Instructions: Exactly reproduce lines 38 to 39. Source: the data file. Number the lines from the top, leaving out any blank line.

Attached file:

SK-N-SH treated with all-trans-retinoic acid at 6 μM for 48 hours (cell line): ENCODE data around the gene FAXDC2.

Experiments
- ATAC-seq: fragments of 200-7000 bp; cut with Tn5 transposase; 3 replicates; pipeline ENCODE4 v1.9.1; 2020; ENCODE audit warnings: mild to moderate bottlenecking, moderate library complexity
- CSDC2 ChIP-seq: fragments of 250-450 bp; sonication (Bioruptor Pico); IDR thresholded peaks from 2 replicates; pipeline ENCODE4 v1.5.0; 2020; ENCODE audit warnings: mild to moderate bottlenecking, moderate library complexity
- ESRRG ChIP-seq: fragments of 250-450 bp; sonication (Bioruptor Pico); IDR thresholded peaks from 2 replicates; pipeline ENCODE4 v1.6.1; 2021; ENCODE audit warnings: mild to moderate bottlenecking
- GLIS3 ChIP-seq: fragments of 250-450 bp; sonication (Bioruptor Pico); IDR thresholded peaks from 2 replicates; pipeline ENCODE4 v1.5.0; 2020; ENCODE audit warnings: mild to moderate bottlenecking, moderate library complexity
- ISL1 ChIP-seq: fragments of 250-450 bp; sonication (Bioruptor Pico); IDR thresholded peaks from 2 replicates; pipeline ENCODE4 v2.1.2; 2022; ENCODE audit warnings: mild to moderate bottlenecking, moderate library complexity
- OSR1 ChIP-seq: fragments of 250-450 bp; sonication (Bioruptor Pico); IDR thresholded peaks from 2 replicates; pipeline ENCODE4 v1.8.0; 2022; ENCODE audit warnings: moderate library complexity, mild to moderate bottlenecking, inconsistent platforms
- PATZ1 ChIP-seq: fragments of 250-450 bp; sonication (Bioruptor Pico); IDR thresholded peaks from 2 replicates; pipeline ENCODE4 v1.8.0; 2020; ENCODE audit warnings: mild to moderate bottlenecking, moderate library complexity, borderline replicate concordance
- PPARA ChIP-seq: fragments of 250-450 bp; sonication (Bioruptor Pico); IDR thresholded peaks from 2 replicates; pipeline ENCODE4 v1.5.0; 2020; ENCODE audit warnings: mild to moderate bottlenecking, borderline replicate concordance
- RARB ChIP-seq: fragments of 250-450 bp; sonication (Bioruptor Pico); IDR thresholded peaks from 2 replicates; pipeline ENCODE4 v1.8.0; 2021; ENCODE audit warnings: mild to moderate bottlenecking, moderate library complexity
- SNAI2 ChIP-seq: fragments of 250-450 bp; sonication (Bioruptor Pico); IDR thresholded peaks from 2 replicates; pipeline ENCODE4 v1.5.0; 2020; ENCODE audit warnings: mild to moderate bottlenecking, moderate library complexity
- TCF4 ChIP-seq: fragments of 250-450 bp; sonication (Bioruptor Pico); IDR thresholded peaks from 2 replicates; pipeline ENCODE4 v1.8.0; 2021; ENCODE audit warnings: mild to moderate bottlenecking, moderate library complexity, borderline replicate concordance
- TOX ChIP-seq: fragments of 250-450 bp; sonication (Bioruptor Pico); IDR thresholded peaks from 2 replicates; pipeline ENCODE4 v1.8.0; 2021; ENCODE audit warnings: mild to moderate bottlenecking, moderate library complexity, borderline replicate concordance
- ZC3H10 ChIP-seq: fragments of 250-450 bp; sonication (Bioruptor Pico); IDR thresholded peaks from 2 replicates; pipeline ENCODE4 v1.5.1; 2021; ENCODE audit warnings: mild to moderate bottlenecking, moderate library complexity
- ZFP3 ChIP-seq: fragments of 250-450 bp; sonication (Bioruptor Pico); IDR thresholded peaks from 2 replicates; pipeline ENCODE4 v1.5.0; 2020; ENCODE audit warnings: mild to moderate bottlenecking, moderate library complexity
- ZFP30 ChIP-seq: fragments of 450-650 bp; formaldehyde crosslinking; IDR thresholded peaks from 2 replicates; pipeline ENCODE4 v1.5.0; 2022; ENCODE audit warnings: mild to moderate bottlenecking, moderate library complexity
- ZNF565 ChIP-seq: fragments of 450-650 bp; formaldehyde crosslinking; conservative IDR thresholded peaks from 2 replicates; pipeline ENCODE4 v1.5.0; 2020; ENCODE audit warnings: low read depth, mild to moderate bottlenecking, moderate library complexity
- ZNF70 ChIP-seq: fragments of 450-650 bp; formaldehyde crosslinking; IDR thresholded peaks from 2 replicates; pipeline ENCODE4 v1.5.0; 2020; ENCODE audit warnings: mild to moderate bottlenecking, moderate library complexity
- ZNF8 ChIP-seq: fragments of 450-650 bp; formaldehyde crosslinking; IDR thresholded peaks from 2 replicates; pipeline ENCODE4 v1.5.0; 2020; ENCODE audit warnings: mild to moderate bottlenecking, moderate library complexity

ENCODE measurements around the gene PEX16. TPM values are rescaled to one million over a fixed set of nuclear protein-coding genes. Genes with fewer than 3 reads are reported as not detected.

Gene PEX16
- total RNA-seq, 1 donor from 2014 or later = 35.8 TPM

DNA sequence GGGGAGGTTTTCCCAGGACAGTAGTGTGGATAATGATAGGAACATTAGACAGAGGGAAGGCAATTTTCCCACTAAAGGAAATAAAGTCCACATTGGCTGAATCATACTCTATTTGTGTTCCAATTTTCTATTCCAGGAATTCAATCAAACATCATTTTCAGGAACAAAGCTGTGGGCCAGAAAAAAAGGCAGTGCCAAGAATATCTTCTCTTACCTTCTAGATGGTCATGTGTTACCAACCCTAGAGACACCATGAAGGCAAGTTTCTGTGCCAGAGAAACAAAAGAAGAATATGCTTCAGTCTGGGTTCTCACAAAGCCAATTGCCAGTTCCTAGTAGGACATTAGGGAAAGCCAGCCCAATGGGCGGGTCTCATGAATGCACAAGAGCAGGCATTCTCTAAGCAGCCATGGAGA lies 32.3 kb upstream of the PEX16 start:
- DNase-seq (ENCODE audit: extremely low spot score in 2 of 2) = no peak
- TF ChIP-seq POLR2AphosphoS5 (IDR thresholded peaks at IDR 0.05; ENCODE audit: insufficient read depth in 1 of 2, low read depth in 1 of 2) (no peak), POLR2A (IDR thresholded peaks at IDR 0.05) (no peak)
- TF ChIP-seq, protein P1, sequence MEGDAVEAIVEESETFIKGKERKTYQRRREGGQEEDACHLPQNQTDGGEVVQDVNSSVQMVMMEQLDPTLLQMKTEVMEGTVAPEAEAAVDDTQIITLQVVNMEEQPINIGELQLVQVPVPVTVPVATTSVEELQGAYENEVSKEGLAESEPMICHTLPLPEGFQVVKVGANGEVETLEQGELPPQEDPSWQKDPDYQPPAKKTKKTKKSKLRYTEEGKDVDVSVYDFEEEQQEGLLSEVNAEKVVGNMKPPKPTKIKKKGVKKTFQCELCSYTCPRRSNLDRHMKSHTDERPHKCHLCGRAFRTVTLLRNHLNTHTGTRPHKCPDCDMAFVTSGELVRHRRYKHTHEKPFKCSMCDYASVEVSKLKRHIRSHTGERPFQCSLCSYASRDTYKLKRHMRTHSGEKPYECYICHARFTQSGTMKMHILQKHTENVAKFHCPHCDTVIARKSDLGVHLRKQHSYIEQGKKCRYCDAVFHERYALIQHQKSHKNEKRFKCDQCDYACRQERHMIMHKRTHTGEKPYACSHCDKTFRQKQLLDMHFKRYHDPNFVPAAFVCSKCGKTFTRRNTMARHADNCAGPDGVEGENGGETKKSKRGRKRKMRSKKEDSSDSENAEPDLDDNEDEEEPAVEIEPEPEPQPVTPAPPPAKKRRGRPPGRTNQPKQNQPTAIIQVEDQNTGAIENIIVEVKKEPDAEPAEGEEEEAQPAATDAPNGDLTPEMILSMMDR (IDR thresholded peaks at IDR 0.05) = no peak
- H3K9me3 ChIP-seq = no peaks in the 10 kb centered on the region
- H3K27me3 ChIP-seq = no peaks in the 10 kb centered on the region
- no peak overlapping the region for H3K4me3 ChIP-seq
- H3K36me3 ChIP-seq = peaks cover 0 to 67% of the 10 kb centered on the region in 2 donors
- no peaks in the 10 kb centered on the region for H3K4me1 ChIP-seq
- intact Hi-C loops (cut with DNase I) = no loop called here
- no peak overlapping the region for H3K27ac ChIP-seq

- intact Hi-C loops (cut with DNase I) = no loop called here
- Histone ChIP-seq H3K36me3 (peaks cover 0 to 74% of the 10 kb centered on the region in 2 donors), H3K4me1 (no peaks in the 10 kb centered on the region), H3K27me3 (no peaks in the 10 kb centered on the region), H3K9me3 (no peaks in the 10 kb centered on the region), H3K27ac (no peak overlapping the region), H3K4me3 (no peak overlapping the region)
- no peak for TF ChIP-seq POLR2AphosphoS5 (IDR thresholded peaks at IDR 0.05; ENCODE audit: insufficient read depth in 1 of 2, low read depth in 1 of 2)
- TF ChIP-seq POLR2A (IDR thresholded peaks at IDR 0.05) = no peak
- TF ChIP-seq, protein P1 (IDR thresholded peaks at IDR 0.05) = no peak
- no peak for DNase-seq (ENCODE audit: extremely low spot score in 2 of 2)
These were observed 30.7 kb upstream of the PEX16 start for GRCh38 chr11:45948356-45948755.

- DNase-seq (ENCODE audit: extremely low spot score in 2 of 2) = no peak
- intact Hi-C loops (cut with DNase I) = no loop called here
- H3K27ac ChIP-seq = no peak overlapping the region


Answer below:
- TF ChIP-seq POLR2A (IDR thresholded peaks at IDR 0.05) = no peak
- TF ChIP-seq, protein P1 (IDR thresholded peaks at IDR 0.05) = no peak